In a letter to a US Congressman, the United StatesÂ top military officer, General Martin Dempsey, acknowledged that the war in Syria is fuelled by Âunderlying and historic ethnic, religious and tribal issuesÂÂa substantially different, and more realistic, take on the war than the simple-minded pro-democracy-rebels-fighting- against-dictatorship twaddle favored by the manufacturers of public opinion.
Dempsey went on to say that the Pentagon could intervene in Syria to tip the balance in the war, but that there are no opposition groups Âready to promote their interests and ours.Â 
Since itÂs absurd to say that there are no opposition groups ready to promote their own interests (what group doesnÂt promote its own interests as its members understand them?) it can only be concluded that what Dempsey really meant was that there are no groups that see their interests as consonant with those of the United States, and until Washington can create such a group and the group has broad public support, the Pentagon will wait to intervene more forcefully.
Until then, we can expect that Washington will continue to demonize the Syrian government and its leaderÂeven if it has to draw conclusions from thin air to do so.
1. Sam Dagher, Farnaz Fassihi, and Adam Entous, ÂU.S. Suspects Syria Used Gas,Â The Wall Street Journal, August 21, 2013
2. Ben Hubbard and Hwaida Saad, ÂImages of Death in Syria, but No Proof of Chemical Attack,Â The New York Times, August 21, 2013
3. Hubbard and Saad.
4. Estimates range from ÂscoresÂ to 130 to over 1,000 people killed in the latest incident, depending on the source.
5. Dagher, Fassihi and Entous.
6. Statement by Deputy National Security Advisor for Strategic Communications Ben Rhodes on Syrian Chemical Weapons Use, June 13, 2013, http://www.whitehouse.gov/the-press-office/2013/06/13/statement-deputy-national-security-advisor-strategic-communications-ben-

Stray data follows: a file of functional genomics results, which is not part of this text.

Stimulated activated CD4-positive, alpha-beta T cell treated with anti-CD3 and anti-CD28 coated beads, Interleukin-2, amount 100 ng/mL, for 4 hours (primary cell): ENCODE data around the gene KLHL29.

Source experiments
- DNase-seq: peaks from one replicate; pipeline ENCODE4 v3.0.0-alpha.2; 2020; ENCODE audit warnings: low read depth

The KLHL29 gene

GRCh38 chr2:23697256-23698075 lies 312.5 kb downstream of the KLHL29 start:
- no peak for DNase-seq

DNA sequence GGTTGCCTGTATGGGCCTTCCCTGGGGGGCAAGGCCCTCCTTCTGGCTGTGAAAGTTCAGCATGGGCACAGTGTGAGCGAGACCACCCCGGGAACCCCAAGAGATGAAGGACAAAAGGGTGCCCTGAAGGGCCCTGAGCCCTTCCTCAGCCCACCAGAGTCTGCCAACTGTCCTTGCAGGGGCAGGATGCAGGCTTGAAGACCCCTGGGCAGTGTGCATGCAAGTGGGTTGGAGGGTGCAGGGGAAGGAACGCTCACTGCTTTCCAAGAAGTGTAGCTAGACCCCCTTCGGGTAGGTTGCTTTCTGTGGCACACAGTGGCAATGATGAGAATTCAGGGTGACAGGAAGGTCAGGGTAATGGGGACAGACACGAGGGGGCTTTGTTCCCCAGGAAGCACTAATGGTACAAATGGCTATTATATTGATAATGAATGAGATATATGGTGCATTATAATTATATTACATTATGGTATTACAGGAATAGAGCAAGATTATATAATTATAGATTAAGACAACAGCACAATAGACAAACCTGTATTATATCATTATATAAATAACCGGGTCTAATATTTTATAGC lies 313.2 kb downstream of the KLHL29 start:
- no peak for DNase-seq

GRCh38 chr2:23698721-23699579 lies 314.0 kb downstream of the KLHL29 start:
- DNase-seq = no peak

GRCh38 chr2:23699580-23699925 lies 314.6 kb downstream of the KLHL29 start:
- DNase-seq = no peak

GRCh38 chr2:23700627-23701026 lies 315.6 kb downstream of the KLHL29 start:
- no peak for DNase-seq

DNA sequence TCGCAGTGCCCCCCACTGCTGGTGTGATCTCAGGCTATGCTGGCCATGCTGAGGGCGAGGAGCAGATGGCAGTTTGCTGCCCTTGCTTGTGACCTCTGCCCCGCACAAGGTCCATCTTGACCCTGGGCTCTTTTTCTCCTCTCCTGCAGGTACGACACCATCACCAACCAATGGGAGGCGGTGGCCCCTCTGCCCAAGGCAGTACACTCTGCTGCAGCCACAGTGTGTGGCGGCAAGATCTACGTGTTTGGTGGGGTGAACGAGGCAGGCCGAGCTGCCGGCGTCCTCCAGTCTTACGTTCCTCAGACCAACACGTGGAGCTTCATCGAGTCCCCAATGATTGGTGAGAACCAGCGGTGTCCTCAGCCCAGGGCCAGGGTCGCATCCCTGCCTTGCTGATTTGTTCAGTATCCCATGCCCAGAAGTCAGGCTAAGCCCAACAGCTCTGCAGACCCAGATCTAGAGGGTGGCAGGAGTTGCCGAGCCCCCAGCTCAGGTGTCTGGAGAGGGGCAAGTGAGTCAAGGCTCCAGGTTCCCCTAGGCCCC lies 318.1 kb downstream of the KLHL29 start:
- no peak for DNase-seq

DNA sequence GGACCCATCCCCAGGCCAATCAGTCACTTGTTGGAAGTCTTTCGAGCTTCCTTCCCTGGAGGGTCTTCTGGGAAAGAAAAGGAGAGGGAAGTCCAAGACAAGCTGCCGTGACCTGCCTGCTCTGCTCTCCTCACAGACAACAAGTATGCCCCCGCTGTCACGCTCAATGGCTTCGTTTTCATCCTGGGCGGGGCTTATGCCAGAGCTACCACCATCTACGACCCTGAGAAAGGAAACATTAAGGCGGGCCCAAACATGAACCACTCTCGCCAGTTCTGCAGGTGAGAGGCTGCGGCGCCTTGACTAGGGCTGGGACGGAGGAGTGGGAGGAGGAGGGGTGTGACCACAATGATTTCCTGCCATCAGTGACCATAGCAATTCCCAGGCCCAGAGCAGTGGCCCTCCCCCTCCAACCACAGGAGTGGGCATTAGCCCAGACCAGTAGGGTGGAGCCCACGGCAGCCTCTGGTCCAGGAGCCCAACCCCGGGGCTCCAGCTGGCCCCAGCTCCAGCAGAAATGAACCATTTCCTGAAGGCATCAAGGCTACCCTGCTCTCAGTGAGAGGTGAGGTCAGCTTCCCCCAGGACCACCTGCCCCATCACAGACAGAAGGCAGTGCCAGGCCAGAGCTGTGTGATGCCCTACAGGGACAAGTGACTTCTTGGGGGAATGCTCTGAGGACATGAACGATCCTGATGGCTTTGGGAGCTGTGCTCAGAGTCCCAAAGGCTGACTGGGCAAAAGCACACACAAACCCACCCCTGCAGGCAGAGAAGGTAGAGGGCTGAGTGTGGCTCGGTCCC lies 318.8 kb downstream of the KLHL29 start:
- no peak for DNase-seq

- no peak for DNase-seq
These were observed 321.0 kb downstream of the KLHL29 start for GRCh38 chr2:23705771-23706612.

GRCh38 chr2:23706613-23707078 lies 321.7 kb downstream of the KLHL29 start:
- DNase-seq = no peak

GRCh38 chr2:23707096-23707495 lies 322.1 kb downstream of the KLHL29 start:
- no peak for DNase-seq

8. Paul Weinberg, ÂThe Face of Imperialism: An interview with Michael ParentiÂ, rabble.ca, November 3, 2011, http://rabble.ca/news/2011/11/face-imperialism-interview-michael-parenti. Parenti said, ÂOnce you convince the American public there are demons, you have the license to bomb their people.Â
9. Thom Shanker, ÂGeneral Says Syrian Rebels ArenÂt Ready to Take Power,Â The New York Times, August 21, 2013
August 21, 2013
Accusations Continue, But Still No Evidence of a Syrian Military Gas Attack
August 23, 2013
Two days after a possible chemical weapons attack in Syria we know that:
ÂÂ Â Â The United States does not have Âconclusive evidence that the (Syrian) government was behind poison-gas attacks.Â [Wall Street Journal, 1]
ÂÂ Â Â ÂNeither the United States nor European countriesÂ have a Âsmoking gunÂ proving that Mr. AssadÂs troops used chemical weapons in the attack.Â [New York Times, 2]
ÂÂ Â Â The State Department doesnÂt know ÂIf these reports are true.Â [New York Times, 3]
ÂÂ Â Â The White House is trying to Âascertain the facts.Â [Wall Street Journal, 4]
All the same, the absence of evidence hasnÂt stopped the Pentagon Âfrom updating target lists for possible airstrikes on a range of Syrian government and military installationsÂ;  hasnÂt stopped Britain and France from accusing the Syrian government of carrying out an atrocity; and hasnÂt diminished the enthusiasm of newspaper editors for declaring Assad guilty beyond a shadow of a doubt.
ÂThere is no doubt,Â intoned the editors of one newspaperÂwith an omniscience denied to lesser mortals, including, it seems, US officials who are still trying Âto ascertain the factsÂÂÂthat chemical weapons were usedÂ and that Assad Âcommitted the atrocity.Â